Portsmouth is a port city primarily built on Portsea Island in the county of Hampshire, South East England. It is also known colloquially as Pompey, a nickname shared with HMNB Portsmouth and Portsmouth Football Club. It is the United Kingdom's only island city. Portsmouth is situated 70 miles south-west of London and 19 miles south-east of Southampton. Portsmouth's population was recorded as 205,100 in the 2011 UK Census. The city forms part of the South Hampshire conurbation.
Portsmouth's history can be traced back to Roman Britain. King Richard I first granted Portsmouth market town status on 2 May 1194 with a royal charter and a coat of arms, "a crescent of gold on a shade of azure, with a blazing star of eight points". A significant naval port for centuries, Portsmouth has the world's oldest surviving dry dock still in active use, No.1 Dock which was built by Henry VII in 1495. Portsmouth was England's first line of defence during the 1545 French invasion.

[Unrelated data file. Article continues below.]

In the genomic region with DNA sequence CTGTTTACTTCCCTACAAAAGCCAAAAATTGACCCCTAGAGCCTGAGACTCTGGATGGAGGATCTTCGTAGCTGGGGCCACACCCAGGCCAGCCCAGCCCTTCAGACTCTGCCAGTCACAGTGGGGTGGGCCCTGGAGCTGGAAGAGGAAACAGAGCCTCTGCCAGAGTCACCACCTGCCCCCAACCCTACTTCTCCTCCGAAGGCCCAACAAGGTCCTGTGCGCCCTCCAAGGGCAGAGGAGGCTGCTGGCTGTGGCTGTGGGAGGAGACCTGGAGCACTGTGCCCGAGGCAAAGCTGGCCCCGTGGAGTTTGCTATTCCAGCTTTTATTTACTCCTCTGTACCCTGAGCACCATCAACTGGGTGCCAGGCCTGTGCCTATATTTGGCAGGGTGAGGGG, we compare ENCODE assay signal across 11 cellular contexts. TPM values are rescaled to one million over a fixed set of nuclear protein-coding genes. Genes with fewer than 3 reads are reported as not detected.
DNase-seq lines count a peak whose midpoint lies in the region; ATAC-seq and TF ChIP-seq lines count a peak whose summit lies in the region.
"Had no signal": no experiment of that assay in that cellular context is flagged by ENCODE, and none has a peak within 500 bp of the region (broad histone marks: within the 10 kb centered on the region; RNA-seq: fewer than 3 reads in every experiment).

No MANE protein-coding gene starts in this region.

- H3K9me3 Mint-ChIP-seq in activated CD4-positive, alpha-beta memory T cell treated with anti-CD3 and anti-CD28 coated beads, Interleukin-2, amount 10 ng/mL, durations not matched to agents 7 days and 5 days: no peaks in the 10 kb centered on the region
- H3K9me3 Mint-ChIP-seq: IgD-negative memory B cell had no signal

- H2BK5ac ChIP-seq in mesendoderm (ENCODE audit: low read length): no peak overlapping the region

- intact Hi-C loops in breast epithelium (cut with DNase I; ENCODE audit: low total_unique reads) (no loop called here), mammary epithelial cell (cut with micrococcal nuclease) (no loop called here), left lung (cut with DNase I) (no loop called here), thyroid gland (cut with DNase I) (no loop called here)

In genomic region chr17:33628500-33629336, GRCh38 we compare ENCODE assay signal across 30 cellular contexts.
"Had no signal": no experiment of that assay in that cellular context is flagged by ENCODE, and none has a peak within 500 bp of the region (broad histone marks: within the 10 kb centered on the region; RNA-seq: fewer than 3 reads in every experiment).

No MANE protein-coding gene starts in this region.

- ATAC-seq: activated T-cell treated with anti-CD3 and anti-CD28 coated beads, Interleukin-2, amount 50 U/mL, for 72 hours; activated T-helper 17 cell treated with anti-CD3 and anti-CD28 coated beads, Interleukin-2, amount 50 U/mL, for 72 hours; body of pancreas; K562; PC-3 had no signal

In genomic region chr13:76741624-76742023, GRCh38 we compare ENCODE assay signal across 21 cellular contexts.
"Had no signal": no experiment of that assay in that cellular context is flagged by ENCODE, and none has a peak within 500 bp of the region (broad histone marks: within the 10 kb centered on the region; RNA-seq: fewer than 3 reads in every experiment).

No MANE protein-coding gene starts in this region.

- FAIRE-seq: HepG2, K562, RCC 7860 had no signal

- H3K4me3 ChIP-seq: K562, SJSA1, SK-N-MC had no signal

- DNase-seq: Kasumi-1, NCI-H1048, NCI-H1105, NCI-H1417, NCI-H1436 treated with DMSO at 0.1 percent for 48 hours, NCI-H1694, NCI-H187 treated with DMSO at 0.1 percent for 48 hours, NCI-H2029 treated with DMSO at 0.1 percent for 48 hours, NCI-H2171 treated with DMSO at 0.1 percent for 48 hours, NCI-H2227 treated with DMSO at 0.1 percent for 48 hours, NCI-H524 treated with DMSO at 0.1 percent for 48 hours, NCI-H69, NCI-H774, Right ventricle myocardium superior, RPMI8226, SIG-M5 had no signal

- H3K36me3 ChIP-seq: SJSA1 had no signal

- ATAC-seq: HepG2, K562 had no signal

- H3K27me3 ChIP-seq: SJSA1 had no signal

By the early nineteenth century, the world's first mass-production line was set up in Portsmouth Dockyard's Block Mills; this made it the world's most industrialised site, and the birthplace of the Industrial Revolution.